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  1. #1
    Senior Member joncom11's Avatar
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    I have a site that recieves over 10,000 unique hits per day... I am finally beginning to notice that my site requires a decent server in order to keep it running well.

    I'm finding that I'm often getting mySQL problems now saying something about 'user_max_connections" to mySQL database, which fixes itself over a few minutes. But these moments of downtime are very irritating. My entire site uses forum integration, so mySQL is being used CONSTANTLY. I also use mySQL a LOT for other things.

    I'm wondering how I can reduce this problem. I know there is functions like mysql_close() or close()... something like that. If I'm correct, these are used to free resources. I never really use them though. Would it help if I used such functions?
    Pixel Fuse - Signature webpage, just a spashpage.
    Flash Frogger - Frogger remake, animated/coded in Flash (incomplete/discontinued)
    Daase Art Studio - Homepage of David Daase, a Canadian landscape artist - image gallery/showcase.
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  3. #2
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    If you use MYSQl often, as I am sure you do, you should use mysql_pconnection.

    And, with mysql_pconnection, which means persistent connectin, you should use mysql_close.

    The pconnection command is used over multiple pages, such as a cms, or a forum.

    So, you should use mysql_close.

    I am not sure if it will have a noticeable effect though.

  4. #3
    Senior Member rosland's Avatar
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    Quote Originally Posted by joncom11
    I never really use them though. Would it help if I used such functions?
    Yes, as the connections made by your script, stays open after your script closes. (the amount of connections allowed, and how long each connection is allowed to stay idly open, can be specified in the my.ini file of MySQL. Normally outside your control if your on a hosted server)

    If you use mysql_pconnect(), the script looks for already open connections and utilizes these (if found) instead of opening a new connection. The 'persistent connections' is though deprecated in later versions of PHP and MySQL.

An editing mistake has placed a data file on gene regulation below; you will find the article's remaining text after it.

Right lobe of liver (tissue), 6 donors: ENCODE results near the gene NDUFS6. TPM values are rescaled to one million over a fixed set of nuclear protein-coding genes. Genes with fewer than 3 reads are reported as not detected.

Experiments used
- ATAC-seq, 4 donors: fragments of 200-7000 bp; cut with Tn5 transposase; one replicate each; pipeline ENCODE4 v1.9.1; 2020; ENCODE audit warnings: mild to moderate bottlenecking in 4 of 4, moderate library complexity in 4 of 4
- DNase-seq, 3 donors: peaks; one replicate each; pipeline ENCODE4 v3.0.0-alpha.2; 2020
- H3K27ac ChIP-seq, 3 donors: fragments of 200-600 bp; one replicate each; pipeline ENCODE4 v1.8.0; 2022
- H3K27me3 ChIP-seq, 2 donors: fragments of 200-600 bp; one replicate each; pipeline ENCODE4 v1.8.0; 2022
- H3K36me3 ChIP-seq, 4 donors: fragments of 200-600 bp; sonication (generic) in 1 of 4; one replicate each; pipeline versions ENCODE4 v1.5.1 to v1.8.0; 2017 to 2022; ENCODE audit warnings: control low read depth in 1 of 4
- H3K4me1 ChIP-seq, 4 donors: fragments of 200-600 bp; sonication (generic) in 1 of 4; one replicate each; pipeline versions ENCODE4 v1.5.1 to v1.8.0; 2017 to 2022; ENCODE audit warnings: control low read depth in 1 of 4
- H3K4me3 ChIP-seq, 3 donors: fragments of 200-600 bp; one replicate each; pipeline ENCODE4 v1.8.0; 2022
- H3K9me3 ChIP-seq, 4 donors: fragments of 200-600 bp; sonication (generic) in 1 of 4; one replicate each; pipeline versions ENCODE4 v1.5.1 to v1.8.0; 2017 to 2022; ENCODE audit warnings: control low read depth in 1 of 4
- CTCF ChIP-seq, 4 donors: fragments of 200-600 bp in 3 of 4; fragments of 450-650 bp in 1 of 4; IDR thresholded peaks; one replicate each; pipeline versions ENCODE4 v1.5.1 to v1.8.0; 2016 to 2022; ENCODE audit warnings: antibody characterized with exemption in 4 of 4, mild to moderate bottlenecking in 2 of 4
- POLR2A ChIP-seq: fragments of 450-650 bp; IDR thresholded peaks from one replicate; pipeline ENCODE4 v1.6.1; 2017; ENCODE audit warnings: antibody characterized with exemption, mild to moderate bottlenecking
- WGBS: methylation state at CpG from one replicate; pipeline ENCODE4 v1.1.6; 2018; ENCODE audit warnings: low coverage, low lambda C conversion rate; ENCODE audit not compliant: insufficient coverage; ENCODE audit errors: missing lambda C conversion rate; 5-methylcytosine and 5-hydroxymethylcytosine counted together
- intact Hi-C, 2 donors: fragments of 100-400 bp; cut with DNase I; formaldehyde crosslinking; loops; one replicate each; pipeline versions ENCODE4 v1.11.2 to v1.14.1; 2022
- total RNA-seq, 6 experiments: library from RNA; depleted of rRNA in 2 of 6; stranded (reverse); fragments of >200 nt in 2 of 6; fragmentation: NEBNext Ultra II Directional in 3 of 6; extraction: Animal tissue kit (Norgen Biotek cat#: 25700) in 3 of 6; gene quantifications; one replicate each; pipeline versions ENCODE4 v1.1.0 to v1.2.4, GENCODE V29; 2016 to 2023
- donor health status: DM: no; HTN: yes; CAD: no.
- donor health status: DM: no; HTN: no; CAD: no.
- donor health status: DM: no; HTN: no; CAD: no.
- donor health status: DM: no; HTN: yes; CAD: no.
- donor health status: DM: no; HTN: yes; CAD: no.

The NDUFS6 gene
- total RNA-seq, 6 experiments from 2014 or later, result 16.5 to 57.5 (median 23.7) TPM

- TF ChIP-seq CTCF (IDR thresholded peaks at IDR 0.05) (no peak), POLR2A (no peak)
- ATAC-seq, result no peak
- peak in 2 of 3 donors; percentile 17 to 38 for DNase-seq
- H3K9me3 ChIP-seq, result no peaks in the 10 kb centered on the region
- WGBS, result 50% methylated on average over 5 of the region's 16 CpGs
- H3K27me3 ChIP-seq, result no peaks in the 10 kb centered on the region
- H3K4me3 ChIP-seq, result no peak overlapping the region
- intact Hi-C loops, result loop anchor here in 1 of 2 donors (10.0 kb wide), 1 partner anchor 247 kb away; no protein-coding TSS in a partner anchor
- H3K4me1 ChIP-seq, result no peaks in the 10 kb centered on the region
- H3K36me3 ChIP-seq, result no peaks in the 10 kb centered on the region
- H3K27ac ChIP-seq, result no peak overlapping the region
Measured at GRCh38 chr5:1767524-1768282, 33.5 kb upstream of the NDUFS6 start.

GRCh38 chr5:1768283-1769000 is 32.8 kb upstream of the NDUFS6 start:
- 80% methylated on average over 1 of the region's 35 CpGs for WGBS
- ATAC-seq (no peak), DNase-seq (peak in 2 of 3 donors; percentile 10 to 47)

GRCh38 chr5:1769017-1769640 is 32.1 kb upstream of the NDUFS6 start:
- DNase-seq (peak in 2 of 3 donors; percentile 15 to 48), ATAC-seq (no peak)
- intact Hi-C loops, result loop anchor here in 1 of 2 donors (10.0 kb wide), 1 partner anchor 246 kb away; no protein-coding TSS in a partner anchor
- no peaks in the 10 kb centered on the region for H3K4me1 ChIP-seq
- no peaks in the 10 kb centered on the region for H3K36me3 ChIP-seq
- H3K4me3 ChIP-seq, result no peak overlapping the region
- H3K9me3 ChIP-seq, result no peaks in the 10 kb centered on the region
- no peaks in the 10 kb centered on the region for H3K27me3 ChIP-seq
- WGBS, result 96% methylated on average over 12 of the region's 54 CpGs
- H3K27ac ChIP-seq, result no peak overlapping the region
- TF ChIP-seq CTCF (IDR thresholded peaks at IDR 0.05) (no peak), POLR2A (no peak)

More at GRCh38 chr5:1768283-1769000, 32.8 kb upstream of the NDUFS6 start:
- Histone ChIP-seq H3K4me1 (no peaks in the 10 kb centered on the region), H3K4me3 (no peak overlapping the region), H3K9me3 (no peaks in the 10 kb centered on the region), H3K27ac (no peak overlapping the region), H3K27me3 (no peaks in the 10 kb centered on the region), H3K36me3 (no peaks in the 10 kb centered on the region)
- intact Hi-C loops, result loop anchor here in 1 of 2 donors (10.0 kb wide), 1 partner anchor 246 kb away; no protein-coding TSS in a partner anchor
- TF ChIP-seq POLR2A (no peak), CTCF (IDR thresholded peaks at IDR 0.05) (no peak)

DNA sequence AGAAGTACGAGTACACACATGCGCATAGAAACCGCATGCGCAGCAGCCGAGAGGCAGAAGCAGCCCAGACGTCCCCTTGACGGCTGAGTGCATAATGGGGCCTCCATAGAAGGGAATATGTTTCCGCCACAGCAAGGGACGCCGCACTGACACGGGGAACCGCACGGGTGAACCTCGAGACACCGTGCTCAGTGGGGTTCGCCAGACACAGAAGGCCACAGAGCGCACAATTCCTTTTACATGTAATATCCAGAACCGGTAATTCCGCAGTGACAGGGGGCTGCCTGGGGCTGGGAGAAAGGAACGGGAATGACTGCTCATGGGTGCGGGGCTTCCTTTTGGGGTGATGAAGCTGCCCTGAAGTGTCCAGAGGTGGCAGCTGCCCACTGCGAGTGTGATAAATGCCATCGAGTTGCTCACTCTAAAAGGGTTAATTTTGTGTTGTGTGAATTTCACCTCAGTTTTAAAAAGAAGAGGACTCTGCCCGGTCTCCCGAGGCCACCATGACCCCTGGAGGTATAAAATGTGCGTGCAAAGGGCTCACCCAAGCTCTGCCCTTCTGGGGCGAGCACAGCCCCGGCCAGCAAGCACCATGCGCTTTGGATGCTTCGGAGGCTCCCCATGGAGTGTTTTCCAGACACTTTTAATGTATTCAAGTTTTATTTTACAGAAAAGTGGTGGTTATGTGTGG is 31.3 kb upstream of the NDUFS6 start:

You should always terminate connections towards the end of your script, as this is a resource that is independant of your script (meaning it doesn't die together with your script).

    $con=mysql_open(...);

    // script

    mysql_close($con);
    S. Rosland

  5. #4
    Senior Member joncom11's Avatar
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    Taken from http://php.net/mysql_close
    Using mysql_close() isn't usually necessary, as non-persistent open links are automatically closed at the end of the script's execution.
    Are you sure that it would help closing connections if they are just to be closed anyways?
    Pixel Fuse - Signature webpage, just a spashpage.
    Flash Frogger - Frogger remake, animated/coded in Flash (incomplete/discontinued)
    Daase Art Studio - Homepage of David Daase, a Canadian landscape artist - image gallery/showcase.
    More links if I think of some...

  6. #5
    Senior Member rosland's Avatar
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    Hmmm...
    I thought I was, until I followed your link (?)

    I've always used mysql_close, from the first time I started learning MySQL. I seem to remember the reason given was the one I gave you above. Maybe I recall incorrectly, or maybe they changed the way things work.

    Apperantly, you cannot terminate connections made by mysql_pconnect (through mysql_close() )either, which I was unaware of.

    So, in short, I have to look deeper into that one (unless someone else have a soultion). It would appear you've exceeded max allowable connections to your DB (which could be altered in the my.ini file), but other than that, I have no suggestions as of now.
    S. Rosland


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